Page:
With the new screening method developed by Jeroen Rijk at RIKILT, the presence of banned prohormones in meat can now be exposed.
The prohormones can be added to feeds or given in the form of pills or injections. Rijk first tested whether the substances occasionally found in farm animals really are converted into hormones in the bodies of lab animals. Then he found three methods of identifying prohormones in the lab.
Rijk can reveal the presence of prohormones in livestock feed using a bioassay in which he uses a liver extract that contains the enzymes needed to convert the prohormones into hormones.
Rijk can also identify a prohormone in the animal's urine. To do this he made a 'urine profile' of cattle with and without prohormones. Hormones are naturally present in the urine of both groups, but by looking at the differences in the urine composition, Rijk can track down abuse of prohormones.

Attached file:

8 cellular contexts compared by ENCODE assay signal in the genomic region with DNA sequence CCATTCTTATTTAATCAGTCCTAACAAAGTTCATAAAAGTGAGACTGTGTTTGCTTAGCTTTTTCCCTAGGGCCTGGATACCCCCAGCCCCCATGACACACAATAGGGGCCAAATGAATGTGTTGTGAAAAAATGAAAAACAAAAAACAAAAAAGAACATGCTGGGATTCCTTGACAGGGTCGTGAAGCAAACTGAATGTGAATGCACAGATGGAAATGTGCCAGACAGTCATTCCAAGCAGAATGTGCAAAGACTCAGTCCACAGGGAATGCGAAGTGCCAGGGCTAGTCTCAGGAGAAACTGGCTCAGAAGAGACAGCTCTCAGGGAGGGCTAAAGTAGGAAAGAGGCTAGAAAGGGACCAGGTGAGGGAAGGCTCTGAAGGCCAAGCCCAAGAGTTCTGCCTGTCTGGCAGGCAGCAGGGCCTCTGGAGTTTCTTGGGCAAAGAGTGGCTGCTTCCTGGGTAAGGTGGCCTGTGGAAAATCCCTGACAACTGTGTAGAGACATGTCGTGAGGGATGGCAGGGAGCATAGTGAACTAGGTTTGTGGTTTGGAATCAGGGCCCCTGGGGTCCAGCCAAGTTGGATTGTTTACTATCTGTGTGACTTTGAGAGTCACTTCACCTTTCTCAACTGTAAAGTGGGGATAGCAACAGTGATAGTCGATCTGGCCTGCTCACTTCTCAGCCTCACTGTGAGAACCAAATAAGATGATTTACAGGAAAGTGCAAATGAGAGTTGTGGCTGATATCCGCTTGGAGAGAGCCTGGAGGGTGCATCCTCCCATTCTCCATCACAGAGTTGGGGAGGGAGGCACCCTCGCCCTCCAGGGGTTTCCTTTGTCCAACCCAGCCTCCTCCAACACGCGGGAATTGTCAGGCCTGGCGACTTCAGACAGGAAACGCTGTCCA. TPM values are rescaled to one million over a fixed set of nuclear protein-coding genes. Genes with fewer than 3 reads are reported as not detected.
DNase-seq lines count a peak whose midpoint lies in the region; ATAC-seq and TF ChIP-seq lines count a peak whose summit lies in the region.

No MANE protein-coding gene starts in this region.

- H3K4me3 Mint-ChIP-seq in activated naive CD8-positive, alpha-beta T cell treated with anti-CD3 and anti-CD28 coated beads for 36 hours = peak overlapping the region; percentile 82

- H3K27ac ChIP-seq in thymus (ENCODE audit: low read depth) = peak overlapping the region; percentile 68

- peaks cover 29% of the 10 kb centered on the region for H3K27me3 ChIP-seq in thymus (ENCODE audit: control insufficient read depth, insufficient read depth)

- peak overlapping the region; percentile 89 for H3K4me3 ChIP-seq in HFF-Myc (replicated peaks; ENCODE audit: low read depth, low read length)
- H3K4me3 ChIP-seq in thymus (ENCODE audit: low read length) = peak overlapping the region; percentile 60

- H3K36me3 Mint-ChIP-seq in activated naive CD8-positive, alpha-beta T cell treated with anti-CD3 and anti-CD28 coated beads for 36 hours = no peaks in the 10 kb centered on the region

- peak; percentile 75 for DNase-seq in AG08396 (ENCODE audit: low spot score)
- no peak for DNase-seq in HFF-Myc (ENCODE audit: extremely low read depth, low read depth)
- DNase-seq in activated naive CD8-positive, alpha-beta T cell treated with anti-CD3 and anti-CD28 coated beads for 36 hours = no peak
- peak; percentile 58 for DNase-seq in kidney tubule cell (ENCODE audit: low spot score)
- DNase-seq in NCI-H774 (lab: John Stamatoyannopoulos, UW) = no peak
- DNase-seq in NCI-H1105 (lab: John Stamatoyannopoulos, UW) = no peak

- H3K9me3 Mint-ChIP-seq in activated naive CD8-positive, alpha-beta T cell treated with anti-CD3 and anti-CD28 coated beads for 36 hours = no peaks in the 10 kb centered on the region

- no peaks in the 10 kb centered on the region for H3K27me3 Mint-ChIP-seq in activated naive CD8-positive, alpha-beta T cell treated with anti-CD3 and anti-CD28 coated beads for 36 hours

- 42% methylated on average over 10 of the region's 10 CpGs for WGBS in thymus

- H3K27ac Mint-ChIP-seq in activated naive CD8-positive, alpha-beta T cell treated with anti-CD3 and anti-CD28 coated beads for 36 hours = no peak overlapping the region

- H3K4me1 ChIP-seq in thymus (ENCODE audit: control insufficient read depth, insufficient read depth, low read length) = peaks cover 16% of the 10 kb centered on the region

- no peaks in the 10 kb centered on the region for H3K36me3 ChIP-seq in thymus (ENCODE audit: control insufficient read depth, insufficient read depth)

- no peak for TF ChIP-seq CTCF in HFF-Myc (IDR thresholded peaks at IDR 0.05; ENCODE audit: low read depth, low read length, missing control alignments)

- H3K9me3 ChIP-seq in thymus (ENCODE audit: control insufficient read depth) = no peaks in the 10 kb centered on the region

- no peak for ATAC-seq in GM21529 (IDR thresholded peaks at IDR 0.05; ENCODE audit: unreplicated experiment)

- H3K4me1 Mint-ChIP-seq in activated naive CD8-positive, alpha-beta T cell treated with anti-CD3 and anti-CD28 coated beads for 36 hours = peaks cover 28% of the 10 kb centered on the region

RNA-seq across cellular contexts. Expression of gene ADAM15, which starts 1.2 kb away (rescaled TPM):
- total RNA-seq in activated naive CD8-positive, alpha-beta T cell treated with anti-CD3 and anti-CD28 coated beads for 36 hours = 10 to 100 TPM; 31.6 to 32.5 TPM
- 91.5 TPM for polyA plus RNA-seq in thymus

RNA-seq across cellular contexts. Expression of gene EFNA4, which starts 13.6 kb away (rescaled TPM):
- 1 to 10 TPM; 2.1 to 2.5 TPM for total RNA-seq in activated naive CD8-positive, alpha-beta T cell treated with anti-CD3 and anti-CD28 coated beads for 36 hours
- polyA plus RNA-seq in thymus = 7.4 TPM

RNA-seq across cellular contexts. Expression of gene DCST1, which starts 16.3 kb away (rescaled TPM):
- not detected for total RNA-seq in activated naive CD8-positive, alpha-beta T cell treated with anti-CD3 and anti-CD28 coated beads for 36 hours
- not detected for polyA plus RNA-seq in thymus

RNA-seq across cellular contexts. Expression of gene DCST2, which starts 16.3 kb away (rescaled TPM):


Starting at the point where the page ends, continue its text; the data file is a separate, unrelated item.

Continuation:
A third method of tracing prohormones is by measuring the gene expression in the liver of cattle. The gene expression can be read from the amount of RNA. If Rijk finds certain deviations in the RNA in liver samples, this can be a sign of prohormone use. Unlike the other two methods, this method is not yet ready for more general use.